Another good example: Alexander Publishing. In addition to music tech offerings (that bit being more common), they have titles like founder Peter Alexander’s own Professional Orchestration Home Study Program. These are available as digital downloads, and if Fall Out Boy isn’t quite heady enough for you, they analyze Ravel, Mozart, and Stravinsky string writing. Taking advantage of the online medium, you get downloadable lessons, QuickTime videos demonstrating string bowings, a booklet showing string positions, study scores, live recordings, and online library access. These sorts of things were really hard to follow in the old days unless you got to hang around an orchestra, which not all composers can – certainly not all the time, and not at their own pace. (In fact, the ones that could had an unmistakable advantage).

The other, more conventional offering is Jamey Aebersold Jazz. The soul of the Aebersold approach is a set of recordings of really brilliant musicians playing rhythm section so even something as simple as practicing scales makes you feel like a be-bop jazz star. Aebersold sells tons of other stuff, but it’s the Play-A-Longs that rightfully made them famous. The human element makes it all meaningful. I actually got to go to a couple of Aebersold summer workshops as a young student, and it was life-changing, even though I ultimately didn’t decide to pursue jazz technique. The events and the recordings both are enormous confidence boosters for young musicians, because they put people in the kind of inspiring creative environment that’s the reason we all get into music in the first place. You begin to see technique as do-able, as something you can get by practicing, and you find new respect for what’s expressive in your own music. The bad news about Aebersold is that it’s still largely sold as books and recordings. Those media work well for some things, but there really ought to be an iTunes for Aebersold, or Abersold on iTunes. (How many of you would go impulse buy a Play-A-Long right now? And I’d rather play along with Coltrane than Sting, somehow.)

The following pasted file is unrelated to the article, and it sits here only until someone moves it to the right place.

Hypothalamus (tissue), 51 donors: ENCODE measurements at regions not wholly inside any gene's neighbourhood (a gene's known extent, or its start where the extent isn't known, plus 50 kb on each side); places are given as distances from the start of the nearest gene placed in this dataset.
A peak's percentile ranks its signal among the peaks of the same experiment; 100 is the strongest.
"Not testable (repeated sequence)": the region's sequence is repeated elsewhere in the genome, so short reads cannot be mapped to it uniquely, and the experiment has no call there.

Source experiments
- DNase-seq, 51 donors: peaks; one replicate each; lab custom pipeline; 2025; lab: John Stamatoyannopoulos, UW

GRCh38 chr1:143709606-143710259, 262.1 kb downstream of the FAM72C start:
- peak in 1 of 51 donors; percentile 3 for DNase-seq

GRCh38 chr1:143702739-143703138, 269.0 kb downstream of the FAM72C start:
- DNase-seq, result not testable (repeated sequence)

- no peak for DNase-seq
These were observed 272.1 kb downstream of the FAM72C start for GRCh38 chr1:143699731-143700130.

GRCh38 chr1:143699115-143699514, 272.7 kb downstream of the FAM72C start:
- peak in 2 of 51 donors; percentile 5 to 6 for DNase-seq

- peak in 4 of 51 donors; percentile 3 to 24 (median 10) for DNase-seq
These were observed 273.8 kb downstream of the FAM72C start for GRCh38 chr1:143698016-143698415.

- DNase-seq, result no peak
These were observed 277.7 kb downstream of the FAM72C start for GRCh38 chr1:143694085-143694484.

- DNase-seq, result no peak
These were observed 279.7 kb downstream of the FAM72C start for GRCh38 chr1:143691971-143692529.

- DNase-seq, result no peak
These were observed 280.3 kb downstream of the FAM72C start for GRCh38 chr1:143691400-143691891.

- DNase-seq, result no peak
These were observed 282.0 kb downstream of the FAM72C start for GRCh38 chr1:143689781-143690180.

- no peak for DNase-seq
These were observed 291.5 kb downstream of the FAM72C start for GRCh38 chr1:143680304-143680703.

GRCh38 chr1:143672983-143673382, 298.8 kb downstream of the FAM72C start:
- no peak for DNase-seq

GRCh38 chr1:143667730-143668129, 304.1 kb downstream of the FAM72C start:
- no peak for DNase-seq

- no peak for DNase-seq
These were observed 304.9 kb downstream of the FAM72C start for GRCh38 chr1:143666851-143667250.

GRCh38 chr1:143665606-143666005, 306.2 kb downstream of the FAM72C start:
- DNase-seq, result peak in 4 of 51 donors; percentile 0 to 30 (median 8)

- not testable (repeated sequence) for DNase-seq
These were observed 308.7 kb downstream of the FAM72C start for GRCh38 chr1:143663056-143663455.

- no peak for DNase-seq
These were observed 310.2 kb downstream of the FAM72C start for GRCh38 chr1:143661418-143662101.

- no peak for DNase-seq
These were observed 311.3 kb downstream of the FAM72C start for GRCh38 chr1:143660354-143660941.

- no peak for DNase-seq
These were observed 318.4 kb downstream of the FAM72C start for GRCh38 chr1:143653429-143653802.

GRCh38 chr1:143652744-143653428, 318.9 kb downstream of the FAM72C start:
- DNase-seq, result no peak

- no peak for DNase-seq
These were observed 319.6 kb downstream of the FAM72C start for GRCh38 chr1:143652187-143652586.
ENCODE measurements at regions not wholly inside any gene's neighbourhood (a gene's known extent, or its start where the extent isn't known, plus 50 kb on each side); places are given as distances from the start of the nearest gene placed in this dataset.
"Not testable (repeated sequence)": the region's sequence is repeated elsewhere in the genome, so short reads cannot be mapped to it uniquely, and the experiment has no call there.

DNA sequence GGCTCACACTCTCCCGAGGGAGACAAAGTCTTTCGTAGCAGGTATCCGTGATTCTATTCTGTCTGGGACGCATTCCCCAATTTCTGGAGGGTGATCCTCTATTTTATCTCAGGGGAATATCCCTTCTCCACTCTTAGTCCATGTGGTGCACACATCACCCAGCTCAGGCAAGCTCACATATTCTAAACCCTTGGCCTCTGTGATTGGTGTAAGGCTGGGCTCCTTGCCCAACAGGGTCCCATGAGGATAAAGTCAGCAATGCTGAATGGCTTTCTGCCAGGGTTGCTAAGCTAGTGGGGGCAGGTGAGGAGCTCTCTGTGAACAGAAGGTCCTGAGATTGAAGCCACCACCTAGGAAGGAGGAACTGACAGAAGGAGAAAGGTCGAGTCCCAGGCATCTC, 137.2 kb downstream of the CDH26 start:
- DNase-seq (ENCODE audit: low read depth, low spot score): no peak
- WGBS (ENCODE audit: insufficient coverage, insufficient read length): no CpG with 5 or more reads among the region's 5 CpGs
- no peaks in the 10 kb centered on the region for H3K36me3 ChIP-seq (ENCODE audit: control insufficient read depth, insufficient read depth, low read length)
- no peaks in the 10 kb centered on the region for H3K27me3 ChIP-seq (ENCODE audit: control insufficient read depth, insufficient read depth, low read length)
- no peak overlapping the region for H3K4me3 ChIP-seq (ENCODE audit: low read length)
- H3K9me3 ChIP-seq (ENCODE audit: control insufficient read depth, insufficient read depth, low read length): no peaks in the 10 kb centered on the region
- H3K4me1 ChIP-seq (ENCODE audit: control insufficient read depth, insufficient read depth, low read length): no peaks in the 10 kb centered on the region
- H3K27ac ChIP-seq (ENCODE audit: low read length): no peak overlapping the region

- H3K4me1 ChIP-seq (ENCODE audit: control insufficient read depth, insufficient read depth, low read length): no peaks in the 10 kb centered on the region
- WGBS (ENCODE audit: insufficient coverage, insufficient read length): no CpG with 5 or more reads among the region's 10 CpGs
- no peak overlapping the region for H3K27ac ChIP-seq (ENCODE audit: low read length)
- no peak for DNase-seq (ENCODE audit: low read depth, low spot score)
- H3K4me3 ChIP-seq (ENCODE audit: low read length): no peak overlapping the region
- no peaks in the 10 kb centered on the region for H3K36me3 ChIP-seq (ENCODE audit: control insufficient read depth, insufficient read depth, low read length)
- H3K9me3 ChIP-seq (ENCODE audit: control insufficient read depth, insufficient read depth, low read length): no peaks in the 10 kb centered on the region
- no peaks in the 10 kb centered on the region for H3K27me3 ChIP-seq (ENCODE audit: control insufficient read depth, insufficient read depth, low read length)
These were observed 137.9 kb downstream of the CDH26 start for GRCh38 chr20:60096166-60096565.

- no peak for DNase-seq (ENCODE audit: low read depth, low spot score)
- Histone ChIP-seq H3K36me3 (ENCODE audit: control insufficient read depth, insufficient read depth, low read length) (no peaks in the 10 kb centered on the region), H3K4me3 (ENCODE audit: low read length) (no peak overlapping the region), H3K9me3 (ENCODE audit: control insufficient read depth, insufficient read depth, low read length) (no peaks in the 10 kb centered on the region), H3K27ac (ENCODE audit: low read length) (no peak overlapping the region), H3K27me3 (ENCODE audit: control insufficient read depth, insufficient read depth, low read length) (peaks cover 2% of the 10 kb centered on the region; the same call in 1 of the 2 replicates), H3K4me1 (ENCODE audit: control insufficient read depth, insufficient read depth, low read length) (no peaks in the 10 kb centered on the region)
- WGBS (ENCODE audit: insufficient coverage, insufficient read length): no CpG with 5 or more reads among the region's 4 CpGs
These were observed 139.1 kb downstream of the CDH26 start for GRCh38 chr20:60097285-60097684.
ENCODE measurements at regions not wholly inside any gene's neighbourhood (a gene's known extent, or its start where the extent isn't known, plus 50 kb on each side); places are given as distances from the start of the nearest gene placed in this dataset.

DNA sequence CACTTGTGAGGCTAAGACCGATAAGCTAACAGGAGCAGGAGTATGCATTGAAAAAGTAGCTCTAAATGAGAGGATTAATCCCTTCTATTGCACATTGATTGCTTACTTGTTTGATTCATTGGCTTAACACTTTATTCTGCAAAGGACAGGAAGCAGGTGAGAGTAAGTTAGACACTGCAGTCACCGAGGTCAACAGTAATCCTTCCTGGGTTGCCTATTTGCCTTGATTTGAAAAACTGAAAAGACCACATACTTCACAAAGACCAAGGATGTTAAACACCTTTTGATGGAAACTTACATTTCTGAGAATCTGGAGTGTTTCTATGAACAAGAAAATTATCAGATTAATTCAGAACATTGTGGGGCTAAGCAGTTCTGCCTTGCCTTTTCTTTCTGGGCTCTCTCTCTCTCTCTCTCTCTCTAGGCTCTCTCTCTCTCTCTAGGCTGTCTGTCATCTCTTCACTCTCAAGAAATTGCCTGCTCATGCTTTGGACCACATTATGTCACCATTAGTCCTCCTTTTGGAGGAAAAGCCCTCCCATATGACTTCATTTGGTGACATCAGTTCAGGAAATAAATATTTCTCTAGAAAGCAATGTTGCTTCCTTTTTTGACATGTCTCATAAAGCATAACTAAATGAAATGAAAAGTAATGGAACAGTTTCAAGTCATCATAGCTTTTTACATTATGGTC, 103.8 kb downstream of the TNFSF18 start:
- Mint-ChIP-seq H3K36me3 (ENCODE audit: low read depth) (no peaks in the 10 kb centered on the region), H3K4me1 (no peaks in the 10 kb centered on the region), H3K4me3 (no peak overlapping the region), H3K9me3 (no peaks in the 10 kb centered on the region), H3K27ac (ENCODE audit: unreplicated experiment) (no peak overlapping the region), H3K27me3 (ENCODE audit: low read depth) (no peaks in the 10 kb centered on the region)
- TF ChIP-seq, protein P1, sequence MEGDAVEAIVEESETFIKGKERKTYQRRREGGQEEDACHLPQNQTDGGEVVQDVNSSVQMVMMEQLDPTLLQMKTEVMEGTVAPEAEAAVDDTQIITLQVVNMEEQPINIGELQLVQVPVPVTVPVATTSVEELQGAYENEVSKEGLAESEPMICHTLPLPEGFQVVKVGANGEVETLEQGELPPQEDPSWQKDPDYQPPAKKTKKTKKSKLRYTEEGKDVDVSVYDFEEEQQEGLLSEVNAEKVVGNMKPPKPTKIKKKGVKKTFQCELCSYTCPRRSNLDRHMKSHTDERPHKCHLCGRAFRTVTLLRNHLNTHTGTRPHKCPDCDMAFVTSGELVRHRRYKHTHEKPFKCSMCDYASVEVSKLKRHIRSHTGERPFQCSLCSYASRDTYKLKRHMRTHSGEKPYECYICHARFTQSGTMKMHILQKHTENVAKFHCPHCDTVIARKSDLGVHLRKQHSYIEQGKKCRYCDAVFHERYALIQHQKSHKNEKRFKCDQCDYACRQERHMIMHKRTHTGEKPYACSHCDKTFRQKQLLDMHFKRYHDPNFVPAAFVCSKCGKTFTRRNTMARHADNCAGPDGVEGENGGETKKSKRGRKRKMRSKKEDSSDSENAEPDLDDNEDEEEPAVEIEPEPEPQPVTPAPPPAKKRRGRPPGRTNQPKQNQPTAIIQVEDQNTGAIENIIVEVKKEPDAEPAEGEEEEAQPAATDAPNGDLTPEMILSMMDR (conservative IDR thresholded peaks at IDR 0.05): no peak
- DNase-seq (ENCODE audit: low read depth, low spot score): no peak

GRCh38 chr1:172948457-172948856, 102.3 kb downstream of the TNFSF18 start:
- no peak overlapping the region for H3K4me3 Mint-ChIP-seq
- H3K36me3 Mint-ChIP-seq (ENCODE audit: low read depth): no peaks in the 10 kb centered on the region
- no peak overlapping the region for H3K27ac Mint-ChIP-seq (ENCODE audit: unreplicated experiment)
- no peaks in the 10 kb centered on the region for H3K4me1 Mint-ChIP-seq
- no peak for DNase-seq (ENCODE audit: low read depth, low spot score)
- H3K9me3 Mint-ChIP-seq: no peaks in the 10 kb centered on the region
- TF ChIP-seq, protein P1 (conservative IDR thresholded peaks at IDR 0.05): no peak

Apple’s offering, yet again, reaches a big audience in a way that’s important. And make no mistake: Apple just stole the spotlight in music education in a big way. But that could be good for everyone, provided deeper tools step up to the plate. There’s no reason an Aebersold Play-A-Long – or equivalents for other musical styles – couldn’t be just as successful. We’re living in an age in which music education in general faces major challenges. Technology alone certainly won’t solve that – but it can be a part of that solution, and since we’ve got it, we can use it in smarter ways.

And if anything, it’s worth any reminder that practicing and learning music has to be coupled with music making. It’s what allows players, no matter how casual, to really feel musically expressive. I hope we can look forward to more.

This story will be updated with GarageBand info as it is published.